Recently Rated Movies #46

Last post, I hinted that I had watched a couple of the cult classics from the 1970's in my buildup to going to Grindhouse. Well, I didn't just watch a couple -- I watched a whole slew of them, in a solid two weeks of sometimes sublime, but mostly cheesy goodness. Raw Meat, the film that I have discussed in relation to my frustrations with broken Netflix discs, was originally to be one of these films, but alas, it has proven not to be. (Some of the films from my Psychotronic trek counted as part of this marathon, but they are reviewed in other posts.) Blaxploitation, kung-fu, car crashes, blood, gore, sex, monsters, nudity (not necessarily the same thing as sex): every thing that made the movies from that era incredible at the time, and still amazing to see today. Not all of them hold up all that well, but sometimes, even the worst ones are some of the best times to watch.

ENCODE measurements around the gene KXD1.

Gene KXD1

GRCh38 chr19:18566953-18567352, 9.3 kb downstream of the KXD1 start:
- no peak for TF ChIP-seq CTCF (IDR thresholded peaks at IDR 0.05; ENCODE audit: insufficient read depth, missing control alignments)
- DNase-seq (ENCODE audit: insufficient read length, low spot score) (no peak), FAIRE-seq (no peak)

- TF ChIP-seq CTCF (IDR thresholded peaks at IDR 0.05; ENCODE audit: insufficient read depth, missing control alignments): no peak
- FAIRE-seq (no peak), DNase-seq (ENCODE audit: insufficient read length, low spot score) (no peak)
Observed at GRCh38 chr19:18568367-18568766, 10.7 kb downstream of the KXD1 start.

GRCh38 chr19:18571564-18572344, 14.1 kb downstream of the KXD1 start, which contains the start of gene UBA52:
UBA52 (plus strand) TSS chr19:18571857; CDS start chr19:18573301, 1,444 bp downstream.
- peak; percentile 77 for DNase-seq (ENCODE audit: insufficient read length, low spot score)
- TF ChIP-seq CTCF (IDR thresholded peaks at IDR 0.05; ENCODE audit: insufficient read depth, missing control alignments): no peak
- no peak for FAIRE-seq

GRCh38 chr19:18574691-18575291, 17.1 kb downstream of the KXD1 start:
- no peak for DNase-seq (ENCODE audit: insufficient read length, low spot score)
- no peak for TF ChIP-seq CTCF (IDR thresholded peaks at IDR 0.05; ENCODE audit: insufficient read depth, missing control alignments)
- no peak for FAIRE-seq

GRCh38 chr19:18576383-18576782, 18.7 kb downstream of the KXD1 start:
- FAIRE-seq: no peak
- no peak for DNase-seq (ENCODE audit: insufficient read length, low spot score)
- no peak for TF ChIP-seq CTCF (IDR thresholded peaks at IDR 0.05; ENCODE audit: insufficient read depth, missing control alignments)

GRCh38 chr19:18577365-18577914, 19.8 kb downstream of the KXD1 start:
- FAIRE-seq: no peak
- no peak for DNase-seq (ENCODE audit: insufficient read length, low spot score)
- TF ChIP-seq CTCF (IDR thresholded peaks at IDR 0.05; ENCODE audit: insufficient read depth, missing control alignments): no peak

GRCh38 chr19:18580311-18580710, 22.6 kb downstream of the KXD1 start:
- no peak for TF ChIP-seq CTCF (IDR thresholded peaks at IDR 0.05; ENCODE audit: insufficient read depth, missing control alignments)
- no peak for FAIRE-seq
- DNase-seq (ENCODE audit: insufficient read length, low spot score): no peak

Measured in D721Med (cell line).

The List:
Switchblade Sisters
Dir: Jack Hill // 1975 [DVD]

Cinema 4 Rating:
6